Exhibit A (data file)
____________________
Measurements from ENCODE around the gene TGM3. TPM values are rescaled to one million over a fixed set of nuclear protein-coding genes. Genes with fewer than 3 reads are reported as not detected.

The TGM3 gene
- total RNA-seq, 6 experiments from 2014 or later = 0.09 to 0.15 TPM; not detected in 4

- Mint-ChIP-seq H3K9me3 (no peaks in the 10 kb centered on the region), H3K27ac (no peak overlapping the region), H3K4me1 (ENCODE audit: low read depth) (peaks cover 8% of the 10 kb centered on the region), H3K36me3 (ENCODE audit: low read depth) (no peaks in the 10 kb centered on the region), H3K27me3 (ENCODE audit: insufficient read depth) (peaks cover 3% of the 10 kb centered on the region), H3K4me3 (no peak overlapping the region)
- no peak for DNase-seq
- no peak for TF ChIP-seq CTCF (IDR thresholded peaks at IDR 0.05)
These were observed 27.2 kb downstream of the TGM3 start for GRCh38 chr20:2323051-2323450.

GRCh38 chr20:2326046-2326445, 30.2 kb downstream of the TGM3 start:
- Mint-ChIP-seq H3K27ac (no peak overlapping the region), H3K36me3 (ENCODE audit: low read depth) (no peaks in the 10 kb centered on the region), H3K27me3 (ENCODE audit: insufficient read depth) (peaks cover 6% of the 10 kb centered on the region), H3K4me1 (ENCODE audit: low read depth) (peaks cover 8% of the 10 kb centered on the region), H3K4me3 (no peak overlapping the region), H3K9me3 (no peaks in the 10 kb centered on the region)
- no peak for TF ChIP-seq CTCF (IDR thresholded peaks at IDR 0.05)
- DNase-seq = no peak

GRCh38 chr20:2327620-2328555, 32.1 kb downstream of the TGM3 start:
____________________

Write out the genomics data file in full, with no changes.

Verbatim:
Measurements from ENCODE around the gene TGM3. TPM values are rescaled to one million over a fixed set of nuclear protein-coding genes. Genes with fewer than 3 reads are reported as not detected.

The TGM3 gene
- total RNA-seq, 6 experiments from 2014 or later = 0.09 to 0.15 TPM; not detected in 4

- Mint-ChIP-seq H3K9me3 (no peaks in the 10 kb centered on the region), H3K27ac (no peak overlapping the region), H3K4me1 (ENCODE audit: low read depth) (peaks cover 8% of the 10 kb centered on the region), H3K36me3 (ENCODE audit: low read depth) (no peaks in the 10 kb centered on the region), H3K27me3 (ENCODE audit: insufficient read depth) (peaks cover 3% of the 10 kb centered on the region), H3K4me3 (no peak overlapping the region)
- no peak for DNase-seq
- no peak for TF ChIP-seq CTCF (IDR thresholded peaks at IDR 0.05)
These were observed 27.2 kb downstream of the TGM3 start for GRCh38 chr20:2323051-2323450.

GRCh38 chr20:2326046-2326445, 30.2 kb downstream of the TGM3 start:
- Mint-ChIP-seq H3K27ac (no peak overlapping the region), H3K36me3 (ENCODE audit: low read depth) (no peaks in the 10 kb centered on the region), H3K27me3 (ENCODE audit: insufficient read depth) (peaks cover 6% of the 10 kb centered on the region), H3K4me1 (ENCODE audit: low read depth) (peaks cover 8% of the 10 kb centered on the region), H3K4me3 (no peak overlapping the region), H3K9me3 (no peaks in the 10 kb centered on the region)
- no peak for TF ChIP-seq CTCF (IDR thresholded peaks at IDR 0.05)
- DNase-seq = no peak

GRCh38 chr20:2327620-2328555, 32.1 kb downstream of the TGM3 start: